Kevin McCarthy Says Up to 15 Dems Could Vote to Censure Waters for ‘Get More Confrontational’ Calls


Rep. Maxine Waters, D-Calif., earlier came under fire for remarks during a visit to Brooklyn Center, near Minneapolis, on Saturday, as she urged protesters to “get more confrontational”, as tensions run high in the area where Daunte Wright was shot as the trial of Derek Chauvin, accused of murdering black man George Floyd, nears its culmination.

House Minority Leader Kevin McCarthy, R-Calif., believes that recent incendiary remarks made by House Financial Services Committee Chairwoman Maxine Waters call for immediate congressional censure.

​McCarthy said he believes there are ‘probably 10 to 15’ Democrats who would vote for censure.

Amid intensifying protests near Brooklyn Center police headquarters in Minneapolis, Minnesota, over the fatal police-involved shooting of a local black man, 20-year-old Daunte Wright, Rep. Maxine Waters joined the demonstrators on Saturday and urged them to “stay in the street”.

As the city is braced to hear the verdict in the case of former police officer Derek Chauvin, charged with murdering another black man, George Floyd, on 25 May, Waters voiced hope for a guilty verdict, adding:

As the Democrat urged the protesters to “get more active”, she said:

Just hours after the remarks by the Congresswoman, early on Sunday, two members of the National Guard sustained non-life threatening injuries in a drive-by shooting.

The comments by the Democratic Congresswoman were brought up by Judge Peter Cahill during Chauvin’s trial. The former Minneapolis police officer’s defence team denounced them as “threatening acts of violence.”

The Judge presiding over the trial, which has since heard the closing arguments in the case, also called out Waters for “confrontational’ comments.

“This goes back to what I’ve been saying from the beginning… I wish elected officials would stop talking about this case, especially in a manner that is disrespectful to the rule of law and to the judicial branch and our function, added the judge.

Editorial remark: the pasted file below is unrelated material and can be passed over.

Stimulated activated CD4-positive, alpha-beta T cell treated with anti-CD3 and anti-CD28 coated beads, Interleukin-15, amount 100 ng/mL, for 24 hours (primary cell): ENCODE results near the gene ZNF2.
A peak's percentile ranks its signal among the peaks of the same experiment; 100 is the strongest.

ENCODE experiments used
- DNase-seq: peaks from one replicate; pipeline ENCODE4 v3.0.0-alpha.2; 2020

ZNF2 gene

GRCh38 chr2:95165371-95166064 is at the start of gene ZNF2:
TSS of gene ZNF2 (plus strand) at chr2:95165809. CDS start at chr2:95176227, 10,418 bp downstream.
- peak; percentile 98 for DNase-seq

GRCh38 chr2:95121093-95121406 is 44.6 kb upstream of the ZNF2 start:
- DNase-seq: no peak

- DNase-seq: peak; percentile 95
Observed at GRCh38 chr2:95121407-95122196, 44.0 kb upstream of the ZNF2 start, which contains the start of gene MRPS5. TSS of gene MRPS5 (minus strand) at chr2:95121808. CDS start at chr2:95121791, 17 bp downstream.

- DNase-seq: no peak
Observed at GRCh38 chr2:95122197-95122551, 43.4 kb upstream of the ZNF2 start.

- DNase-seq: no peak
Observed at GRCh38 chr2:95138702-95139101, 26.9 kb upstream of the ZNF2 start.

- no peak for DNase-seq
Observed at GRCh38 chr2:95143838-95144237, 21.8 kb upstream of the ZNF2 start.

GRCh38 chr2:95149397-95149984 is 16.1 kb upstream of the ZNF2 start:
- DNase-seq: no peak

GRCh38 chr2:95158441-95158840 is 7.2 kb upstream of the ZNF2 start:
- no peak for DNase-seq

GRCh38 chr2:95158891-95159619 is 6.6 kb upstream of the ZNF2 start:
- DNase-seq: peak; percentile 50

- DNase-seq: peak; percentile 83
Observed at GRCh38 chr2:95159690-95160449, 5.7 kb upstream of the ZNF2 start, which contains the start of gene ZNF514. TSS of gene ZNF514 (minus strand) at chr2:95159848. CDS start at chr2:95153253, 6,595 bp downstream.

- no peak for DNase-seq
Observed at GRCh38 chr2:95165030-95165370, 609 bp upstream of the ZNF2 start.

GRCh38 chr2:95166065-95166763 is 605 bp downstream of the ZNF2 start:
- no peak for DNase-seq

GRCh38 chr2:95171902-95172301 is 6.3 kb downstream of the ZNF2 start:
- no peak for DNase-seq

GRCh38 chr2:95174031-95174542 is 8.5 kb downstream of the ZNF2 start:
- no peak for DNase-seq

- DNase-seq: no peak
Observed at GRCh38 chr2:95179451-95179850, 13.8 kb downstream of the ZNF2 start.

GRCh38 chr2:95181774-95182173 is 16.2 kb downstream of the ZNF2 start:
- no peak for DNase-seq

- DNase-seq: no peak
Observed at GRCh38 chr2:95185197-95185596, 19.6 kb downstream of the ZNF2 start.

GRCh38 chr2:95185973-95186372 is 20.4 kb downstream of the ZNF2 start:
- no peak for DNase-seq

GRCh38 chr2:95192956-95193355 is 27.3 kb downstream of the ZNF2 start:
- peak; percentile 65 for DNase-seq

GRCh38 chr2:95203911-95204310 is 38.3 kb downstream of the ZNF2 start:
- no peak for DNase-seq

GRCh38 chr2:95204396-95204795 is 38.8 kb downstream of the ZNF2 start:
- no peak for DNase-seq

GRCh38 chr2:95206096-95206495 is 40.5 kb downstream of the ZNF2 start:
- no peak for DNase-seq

​Referencing the Judge’s words, Kevin McCarthy said:

“And now what she has said has even put doubt into a jury. You had a judge announce that it was wrong.”

The House GOP leader emphasised action, in his opinion, was called for, especially when Waters had a “pattern of this behaviour”.

McCarthy was referring to the politician’s words addressing a crowd in California in 2018.

At the time, the lawmaker she urged supporters to “create a crowd” whenever they recognise Donald Trump supporters and “tell them they’re not welcome anymore”.

“I will go and take Trump out tonight,” Waters also said in 2017, addressing an LGBT group gala in New York.

Waters later dismissed her comments, telling CNN that it is “absolutely ridiculous” for people to think “a grandmother who is a congresswoman… for all of these years would be talking about doing any harm”.

‘Trying to Incite a Riot’

The recent comments by Rep. Maxine Waters have triggered a furious backlash from conservatives.

Rep. Lauren Boebert (R-Colo.) accused her of “traveling to a different state trying to incite a riot.”

​Rep. Lee Zeldin (R-N.Y.) said Waters should be “immediately removed from Congress” for her “dangerous and toxic incitement to violence”.

Rep. Vicky Hartzler (R-Mo.) called for House Speaker Nancy Pelosi to “take immediate action”.

House Minority Leader Kevin McCarthy said:

However, US House Speaker Nancy Pelosi (D-CA) defended Waters on Monday, insisting that the California lawmaker had no need to apologise for her weekend remarks.

When asked by reporters if the statements could, indeed, be interpreted as inciting violence, Pelosi replied, “No, absolutely not.”

Former Minneapolis police officer Derek Chauvin listens as defence attorney Eric Nelson makes closing arguments during Chauvin’s trial for second-degree murder, third-degree murder and second-degree manslaughter in the death of George Floyd in Minneapolis, Minnesota, U.S. April 19, 2021 in this courtroom sketch. REUTERS/Jane Rosenberg

The developments come after six hours of closing arguments and rebuttal on Monday heard in Minneapolis, Minnesota, in the judicial process over Derek Chauvin, a former police officer accused of killing George Floyd.

The second-degree unintentional murder, third-degree murder and second-degree manslaughter case against Chauvin is now with the jury for deliberations.

On 25 May 2020, then-police officer Chauvin kneeled on the neck of George Floyd for over eight minutes during an arrest, despite the latter’s pleas he could not breathe, resulting in the African American man’s death.

Floyd’s death has since spawned worldwide protests against police brutality, police racism, and lack of police accountability.


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